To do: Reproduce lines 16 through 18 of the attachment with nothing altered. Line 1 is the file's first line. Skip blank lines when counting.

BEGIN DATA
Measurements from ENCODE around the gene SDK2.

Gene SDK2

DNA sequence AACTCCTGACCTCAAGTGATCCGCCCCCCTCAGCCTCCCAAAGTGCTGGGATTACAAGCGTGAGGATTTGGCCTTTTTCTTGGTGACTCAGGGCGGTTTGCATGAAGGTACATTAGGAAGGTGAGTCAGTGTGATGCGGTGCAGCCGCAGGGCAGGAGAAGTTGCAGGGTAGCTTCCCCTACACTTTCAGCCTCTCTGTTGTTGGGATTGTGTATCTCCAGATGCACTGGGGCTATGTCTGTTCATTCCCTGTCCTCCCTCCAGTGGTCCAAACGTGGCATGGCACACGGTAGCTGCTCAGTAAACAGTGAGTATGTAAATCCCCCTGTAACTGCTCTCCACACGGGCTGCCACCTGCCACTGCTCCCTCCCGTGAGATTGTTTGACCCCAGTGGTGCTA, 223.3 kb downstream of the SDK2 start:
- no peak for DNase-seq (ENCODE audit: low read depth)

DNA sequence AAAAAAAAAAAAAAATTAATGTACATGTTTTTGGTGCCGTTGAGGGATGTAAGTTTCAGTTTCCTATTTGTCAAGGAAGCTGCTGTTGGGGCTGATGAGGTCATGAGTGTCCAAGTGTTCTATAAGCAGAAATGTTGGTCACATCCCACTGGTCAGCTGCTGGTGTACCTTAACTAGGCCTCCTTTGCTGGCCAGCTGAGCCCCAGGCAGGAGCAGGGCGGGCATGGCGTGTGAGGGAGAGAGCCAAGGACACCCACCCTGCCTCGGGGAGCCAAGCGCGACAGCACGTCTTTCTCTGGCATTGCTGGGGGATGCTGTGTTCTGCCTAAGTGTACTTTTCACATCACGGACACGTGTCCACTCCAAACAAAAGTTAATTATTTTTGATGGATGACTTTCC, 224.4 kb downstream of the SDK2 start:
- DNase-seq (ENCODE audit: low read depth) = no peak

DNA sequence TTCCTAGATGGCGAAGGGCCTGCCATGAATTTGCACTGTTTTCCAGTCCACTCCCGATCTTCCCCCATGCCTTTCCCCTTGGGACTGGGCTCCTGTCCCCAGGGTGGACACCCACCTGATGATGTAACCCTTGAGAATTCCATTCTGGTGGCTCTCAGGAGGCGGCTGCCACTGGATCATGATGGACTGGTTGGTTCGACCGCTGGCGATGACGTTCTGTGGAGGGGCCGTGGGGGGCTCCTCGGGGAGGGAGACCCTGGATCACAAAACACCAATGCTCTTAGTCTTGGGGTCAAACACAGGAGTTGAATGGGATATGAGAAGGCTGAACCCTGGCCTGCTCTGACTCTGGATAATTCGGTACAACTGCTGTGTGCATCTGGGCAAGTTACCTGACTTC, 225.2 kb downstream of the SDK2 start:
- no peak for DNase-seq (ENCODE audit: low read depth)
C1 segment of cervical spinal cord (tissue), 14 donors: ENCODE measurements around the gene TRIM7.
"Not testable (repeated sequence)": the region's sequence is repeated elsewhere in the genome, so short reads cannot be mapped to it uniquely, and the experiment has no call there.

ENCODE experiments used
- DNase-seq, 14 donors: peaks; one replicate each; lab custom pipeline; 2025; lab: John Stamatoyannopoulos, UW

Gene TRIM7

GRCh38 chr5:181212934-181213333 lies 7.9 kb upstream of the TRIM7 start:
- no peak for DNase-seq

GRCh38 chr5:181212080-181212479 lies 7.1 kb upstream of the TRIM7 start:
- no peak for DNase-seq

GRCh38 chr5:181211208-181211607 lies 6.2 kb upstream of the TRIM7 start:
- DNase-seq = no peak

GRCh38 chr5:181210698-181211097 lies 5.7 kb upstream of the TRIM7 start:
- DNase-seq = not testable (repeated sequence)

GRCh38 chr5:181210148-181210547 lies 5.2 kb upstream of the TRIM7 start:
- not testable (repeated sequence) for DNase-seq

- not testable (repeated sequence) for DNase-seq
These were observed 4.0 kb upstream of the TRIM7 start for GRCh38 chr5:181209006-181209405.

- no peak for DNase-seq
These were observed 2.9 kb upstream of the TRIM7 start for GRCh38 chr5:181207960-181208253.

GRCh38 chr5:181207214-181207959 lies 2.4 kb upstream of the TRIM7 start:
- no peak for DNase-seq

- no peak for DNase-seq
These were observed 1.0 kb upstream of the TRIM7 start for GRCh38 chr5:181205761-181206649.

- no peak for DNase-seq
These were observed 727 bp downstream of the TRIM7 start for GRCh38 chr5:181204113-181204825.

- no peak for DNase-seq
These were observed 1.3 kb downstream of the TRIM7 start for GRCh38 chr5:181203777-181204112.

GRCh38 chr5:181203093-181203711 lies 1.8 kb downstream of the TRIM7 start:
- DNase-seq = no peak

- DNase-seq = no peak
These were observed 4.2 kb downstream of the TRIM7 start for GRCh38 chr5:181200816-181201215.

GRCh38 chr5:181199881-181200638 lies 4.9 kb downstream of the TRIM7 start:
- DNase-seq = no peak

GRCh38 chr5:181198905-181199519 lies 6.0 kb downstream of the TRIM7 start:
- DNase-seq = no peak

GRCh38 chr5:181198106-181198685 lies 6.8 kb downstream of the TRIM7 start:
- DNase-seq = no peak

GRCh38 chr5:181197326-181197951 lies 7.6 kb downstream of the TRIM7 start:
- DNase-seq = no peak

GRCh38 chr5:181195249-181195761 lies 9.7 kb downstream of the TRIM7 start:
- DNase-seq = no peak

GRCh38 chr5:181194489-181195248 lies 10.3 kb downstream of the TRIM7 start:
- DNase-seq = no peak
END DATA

GRCh38 chr5:181212080-181212479 lies 7.1 kb upstream of the TRIM7 start:
- no peak for DNase-seq

GRCh38 chr5:181211208-181211607 lies 6.2 kb upstream of the TRIM7 start: